If going down the road of treating adrenal fatigue, the treatment plan should contain a reasonable period for reassessment and if the empirical treatment has not helped the patient it should be discontinued within a reasonable timeframe and investigations continued.

  18. ‘NDs absolutely do have the knowledge to diagnose disease”

    Dr. Lipson’s Primary Care Challenges would argue otherwise, as would Brett’s experience related in “Finding Cancer as a Young Naturopathic Doctor”, as wouldnaturopathy’s embrace of mythical diagnoses such as chronic Lyme disease, etc.

  19. In Canada The Naturopathic schools are like MD schools, but of course have a different approach at times. Not to bash MDs, but when I had an esophageal ulcer the stuff he put me on, just made me sicker and wither away to nothing! I told him, that we needed to switch it up because it is negatively affecting me. But he just said stick with it. So got sick of him (literally), and tried another alternative. I was given a list of some great naturopathic doctors in my area by a friend. I was open minded, so I went. My naturopath is quite great and knowledgeable. She looked at all my medical records and x-rays, had a physical test, and so on. She healed my ulcer, pushed my hernia back without surgery (which my previous MD didn’t even mention or acknowledge), got my gut flora back, helped me with anxiety and depression, had a proper nutrition write up. She did a spectacular job, and I feel better than I was when I was a teenager! She is a proper doctor, and to say that NDs shouldn’t call themselves doctors, wow. You could be a doctor of philosophy, doctor of psychology, and so on. Being a doctor, just mean that they just got their doctorate. I guess the English language is just confusing to you then. No worries it is to most people. It is so sad to read what most of you wrote about this article. So black and white, bashing each other like ignorant children. All because they had one bad experience, or just really bias. I go to both an ND and a new MD (she is a lot better than the quack that made me even more sick). Both are equally great, sometimes for the same diagnosis, but they have different specialties. I all just depends on who you go to. People are just people, neither is ever going to be perfect. So get over you bias attitudes, and acquire some wisdom. Hopefully there is no spelling or grammar errors in my post didn’t read it over, had to go. But be well to all! Both are equally awesome 😛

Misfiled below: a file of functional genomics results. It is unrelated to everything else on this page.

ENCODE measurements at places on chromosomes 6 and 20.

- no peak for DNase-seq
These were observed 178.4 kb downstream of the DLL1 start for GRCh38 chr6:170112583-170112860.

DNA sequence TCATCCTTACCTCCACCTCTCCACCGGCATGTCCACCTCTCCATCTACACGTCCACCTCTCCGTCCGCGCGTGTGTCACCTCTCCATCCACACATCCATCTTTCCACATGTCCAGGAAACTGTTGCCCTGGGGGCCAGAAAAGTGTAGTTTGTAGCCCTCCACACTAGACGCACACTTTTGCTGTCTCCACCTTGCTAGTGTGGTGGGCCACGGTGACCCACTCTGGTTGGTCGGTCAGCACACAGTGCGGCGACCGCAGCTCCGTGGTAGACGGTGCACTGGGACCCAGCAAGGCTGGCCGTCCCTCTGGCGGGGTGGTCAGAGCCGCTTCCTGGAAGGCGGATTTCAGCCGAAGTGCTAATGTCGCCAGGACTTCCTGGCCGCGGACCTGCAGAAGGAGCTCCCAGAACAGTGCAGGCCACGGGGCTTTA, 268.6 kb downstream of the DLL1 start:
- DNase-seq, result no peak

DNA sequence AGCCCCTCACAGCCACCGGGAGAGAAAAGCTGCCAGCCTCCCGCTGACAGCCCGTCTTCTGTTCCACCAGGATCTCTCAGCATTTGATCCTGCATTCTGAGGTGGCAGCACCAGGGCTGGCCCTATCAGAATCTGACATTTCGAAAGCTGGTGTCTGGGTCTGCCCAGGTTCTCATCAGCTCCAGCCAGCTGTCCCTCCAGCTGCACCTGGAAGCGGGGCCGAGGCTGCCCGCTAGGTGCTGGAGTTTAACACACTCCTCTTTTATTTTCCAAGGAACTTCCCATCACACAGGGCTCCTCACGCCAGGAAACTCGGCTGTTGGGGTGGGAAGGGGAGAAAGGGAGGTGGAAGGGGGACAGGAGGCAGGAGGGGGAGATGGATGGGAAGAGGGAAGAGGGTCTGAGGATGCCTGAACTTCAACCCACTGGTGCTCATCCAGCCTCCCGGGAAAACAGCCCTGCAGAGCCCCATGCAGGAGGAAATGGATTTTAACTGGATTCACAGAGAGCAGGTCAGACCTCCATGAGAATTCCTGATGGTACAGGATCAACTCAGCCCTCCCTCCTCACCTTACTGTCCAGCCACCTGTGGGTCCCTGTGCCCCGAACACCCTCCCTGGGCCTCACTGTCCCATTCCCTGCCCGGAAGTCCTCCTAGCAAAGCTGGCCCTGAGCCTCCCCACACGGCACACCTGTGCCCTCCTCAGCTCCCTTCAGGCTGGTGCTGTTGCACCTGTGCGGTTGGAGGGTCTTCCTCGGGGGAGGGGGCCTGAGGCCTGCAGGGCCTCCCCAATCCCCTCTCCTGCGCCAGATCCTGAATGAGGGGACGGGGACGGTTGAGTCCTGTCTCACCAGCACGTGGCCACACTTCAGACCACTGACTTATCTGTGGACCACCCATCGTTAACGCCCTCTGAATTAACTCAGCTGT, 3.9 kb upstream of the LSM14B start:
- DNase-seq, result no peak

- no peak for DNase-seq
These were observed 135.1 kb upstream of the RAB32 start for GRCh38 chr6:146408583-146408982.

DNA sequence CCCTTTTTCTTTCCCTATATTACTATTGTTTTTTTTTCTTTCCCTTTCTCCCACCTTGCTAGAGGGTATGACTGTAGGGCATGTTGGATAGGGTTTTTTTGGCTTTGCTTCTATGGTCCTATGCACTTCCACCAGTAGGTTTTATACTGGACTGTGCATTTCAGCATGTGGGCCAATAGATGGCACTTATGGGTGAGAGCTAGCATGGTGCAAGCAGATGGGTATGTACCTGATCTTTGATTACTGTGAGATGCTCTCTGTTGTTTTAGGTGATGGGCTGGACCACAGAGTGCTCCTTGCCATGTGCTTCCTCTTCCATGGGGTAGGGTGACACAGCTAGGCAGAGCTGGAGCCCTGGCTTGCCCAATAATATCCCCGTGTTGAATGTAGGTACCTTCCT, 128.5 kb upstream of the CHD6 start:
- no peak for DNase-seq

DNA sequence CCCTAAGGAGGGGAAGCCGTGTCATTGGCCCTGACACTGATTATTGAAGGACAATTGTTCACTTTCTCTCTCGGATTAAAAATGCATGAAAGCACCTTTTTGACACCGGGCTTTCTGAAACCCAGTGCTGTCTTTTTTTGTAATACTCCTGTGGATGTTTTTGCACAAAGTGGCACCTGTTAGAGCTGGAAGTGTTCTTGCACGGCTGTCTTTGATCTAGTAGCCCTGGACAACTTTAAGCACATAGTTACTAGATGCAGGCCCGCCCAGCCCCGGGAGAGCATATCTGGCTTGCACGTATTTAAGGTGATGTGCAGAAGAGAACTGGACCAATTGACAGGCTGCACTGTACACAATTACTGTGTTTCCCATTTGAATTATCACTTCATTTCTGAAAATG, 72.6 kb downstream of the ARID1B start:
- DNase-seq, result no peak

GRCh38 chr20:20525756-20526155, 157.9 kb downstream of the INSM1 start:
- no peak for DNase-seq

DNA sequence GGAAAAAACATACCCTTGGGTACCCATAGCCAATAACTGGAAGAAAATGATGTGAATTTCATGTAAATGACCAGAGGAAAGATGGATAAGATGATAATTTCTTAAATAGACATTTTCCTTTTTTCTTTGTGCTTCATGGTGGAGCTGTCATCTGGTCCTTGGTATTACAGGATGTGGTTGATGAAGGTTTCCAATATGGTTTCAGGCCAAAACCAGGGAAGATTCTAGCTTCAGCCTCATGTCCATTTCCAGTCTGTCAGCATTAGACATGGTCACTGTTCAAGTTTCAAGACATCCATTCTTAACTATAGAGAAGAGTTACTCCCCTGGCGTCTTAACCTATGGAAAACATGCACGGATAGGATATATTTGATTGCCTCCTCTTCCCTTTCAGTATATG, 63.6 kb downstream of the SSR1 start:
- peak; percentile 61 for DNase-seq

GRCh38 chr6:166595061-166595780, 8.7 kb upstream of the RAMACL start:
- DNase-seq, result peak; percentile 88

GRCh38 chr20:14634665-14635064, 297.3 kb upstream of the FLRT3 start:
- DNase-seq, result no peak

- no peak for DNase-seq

1. Dani: